The Tet Offensive

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The Vietnam War was a long battle fought between the Northern Vietnamese, with the Viet Cong, and South Vietnam with its ally, the United States, during the years of 1955 to 1975. The Viet Cong was a guerrilla force fighting for the North but were stationed across South Vietnam and could not be differentiated from any other Vietnamese citizens. The president of the United States at the beginning of U.S. involvement with the war was Lyndon B. Johnson, and ended with Richard Nixon in office. On Tet, a Vietnamese celebration of the lunar new year, in 1968, over 100 cities and towns were attacked in South Vietnam by the communist Northern Vietnamese. The attack was one of the largest military campaigns of the Vietnam War and was coordinated by…show more content…
The unexpected Northern Vietnamese attack was used as leverage against the U.S. and as seen from the American’s point of view, it was the definite turning point of the Vietnam War. The Tet Offensive was seen as a symbolic attack to the American public and the purpose of the attack was for the North Vietnamese to send a message to America. The Viet Cong wanted to gain advantages in negotiations to pull ahead in the Vietnam War for the victory (Robbins). Americans saw the attack as a message from the enemies and once they saw that the government was not doing anything to help, doubt began to spread and the American public soon lost trust in the government. Although the presidents tried anything in their hopes to assure the country that the attack was nothing to be worried about, the Tet Offensive already proved that there was nothing able to do to make the war winnable. "Only the frantic activity of Vietnamese politicians indicates that the war has moved into a new phase since President Johnson 's peace moves. 'For the first time, ' one of Vietnam 's highest officials told me when I returned to Saigon from Khe Sanh, 'the government is thinking seriously about the possibility of an American pullout’” (Grant). As an American reporter of the Vietnam War, Grant was faced with statements made by the opposing side about the war ending with the victory in Vietnam 's hands. This was an example of the American citizen realizing how the war was soon not winnable and the deaths of…show more content…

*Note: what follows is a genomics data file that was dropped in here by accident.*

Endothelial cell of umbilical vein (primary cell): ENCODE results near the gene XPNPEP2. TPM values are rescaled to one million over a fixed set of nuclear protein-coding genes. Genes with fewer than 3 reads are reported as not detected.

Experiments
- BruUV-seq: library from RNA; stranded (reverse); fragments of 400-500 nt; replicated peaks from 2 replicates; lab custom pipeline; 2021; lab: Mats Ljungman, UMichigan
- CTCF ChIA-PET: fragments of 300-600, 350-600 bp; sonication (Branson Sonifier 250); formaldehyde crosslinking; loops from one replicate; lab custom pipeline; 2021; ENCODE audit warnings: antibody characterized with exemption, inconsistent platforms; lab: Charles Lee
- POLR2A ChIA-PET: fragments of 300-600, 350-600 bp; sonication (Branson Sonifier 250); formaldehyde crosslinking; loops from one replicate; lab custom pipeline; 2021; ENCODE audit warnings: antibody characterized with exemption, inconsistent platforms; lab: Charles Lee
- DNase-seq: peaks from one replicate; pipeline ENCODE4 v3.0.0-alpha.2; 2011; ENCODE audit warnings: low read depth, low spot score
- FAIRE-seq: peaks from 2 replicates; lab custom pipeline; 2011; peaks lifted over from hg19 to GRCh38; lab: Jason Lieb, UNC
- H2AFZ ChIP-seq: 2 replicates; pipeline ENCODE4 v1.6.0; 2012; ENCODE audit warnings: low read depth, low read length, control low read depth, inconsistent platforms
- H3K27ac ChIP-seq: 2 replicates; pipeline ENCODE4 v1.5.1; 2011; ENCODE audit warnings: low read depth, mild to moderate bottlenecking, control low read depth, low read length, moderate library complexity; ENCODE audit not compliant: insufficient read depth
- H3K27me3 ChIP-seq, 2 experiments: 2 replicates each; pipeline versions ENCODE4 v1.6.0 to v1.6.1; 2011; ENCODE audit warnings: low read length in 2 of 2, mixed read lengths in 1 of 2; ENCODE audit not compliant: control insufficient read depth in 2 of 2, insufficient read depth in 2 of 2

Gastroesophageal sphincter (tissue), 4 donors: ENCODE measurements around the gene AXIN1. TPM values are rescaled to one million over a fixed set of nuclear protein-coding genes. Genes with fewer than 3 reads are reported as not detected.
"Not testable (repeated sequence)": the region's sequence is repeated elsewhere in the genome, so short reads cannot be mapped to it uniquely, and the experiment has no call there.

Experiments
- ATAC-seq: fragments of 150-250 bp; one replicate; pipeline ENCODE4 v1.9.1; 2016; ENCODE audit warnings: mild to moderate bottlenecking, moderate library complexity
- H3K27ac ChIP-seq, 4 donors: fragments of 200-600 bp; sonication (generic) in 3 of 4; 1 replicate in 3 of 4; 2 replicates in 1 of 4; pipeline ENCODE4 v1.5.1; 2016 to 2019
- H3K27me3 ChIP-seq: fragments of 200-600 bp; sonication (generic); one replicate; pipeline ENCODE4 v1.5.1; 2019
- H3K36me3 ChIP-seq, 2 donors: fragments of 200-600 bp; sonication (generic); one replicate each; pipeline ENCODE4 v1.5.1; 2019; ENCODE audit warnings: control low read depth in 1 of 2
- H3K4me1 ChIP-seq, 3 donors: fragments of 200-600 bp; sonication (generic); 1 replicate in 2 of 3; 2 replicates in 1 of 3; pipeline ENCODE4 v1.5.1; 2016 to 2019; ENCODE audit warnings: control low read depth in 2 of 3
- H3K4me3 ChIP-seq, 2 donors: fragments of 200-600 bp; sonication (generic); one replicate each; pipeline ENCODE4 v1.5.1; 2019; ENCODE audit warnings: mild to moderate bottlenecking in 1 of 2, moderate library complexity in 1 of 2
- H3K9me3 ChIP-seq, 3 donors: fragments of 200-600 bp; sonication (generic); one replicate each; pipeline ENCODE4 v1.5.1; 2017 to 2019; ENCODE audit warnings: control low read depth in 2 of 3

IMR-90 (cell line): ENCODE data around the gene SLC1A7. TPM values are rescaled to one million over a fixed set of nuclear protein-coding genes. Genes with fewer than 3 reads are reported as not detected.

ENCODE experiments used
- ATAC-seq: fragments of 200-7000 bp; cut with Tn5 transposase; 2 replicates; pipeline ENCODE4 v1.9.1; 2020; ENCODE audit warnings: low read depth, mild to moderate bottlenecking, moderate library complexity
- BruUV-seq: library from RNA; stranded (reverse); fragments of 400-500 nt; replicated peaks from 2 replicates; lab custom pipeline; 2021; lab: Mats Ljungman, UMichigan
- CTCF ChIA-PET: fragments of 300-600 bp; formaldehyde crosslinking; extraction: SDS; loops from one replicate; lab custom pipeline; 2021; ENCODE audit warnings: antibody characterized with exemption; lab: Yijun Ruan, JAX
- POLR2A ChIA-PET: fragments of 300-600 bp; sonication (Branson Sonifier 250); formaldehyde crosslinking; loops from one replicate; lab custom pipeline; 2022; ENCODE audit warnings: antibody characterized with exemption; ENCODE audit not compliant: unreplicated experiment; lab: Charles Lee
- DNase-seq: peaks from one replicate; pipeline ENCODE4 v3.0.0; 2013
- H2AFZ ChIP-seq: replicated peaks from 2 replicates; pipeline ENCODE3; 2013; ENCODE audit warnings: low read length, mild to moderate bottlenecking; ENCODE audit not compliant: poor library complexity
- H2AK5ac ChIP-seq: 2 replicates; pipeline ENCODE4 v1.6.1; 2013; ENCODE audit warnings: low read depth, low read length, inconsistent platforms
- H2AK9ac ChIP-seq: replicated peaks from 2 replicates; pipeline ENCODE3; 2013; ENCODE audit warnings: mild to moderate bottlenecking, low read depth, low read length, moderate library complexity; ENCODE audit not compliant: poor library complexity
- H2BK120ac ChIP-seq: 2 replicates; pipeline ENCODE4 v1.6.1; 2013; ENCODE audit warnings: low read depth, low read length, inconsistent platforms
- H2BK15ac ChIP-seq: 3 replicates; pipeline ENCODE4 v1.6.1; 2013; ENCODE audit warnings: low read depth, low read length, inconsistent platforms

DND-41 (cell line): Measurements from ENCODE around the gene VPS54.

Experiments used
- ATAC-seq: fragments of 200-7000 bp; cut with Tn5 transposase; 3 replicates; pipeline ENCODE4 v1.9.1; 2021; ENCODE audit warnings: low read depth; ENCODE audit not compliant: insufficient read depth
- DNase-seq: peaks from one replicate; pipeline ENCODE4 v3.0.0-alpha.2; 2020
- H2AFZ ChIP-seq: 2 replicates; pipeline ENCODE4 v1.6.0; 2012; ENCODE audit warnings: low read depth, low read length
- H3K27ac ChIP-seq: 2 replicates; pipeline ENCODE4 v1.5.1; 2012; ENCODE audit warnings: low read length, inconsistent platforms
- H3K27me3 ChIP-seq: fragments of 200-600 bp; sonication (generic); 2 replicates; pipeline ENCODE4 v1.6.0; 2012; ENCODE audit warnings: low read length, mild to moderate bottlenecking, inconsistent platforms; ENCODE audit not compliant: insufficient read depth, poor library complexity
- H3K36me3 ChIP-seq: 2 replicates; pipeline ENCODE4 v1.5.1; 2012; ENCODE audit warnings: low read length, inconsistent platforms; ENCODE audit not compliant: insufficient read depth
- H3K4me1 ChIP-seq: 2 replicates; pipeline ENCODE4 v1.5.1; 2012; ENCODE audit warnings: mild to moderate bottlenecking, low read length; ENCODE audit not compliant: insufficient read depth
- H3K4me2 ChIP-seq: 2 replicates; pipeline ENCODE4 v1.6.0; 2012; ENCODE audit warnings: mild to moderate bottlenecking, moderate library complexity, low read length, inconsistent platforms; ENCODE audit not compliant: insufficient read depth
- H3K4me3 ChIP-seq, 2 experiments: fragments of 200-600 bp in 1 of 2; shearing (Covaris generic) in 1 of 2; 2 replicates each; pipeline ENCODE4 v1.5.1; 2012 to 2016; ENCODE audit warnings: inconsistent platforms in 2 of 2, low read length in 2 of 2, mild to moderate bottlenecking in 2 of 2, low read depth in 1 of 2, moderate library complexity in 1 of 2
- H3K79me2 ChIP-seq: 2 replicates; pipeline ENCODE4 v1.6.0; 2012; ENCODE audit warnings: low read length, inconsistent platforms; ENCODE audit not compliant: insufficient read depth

The Tet Offensive exposed how weak and unprepared the American forces in Vietnam were, as the attack completely tore apart any hope of a victory against the Communists. On March 25, 1968, two months after Tet, a Harris poll showed that 60 percent of Americans regarded the Tet Offensive as a defeat for U.S. objectives in Vietnam (North). Already, Americans knew that the war was not going to be won so the efforts in trying to continue the war were greatly opposed. Over half the Americans at the time believed that the Tet Offensive was a defeat even though many politicians argued that it was a victory for the United States. The public had no hope in the government and victory in the war after the attack. "Tet has always been a very mixed bag for me. Heady triumph and indelible pain, mingled together and impossible to separate. On the one hand it was when I shot that memorable picture that opened up a whole new world to me. But it 's also when a good friend became 20 years old forever" (Hirst). The Tet Offensive was a very scarring but impactful event in many American 's lives, including Don Hirst. To him, it was a memory that he preferred not to look back on; but Hirst 's experience was one of many out of all the people living throughout that time period. His photography career incepted from a single photo taken at the event of the Tet Offensive. Overall, the Tet Offensive left a negative impact on not just the Vietnam War, but also America as a whole. It caused

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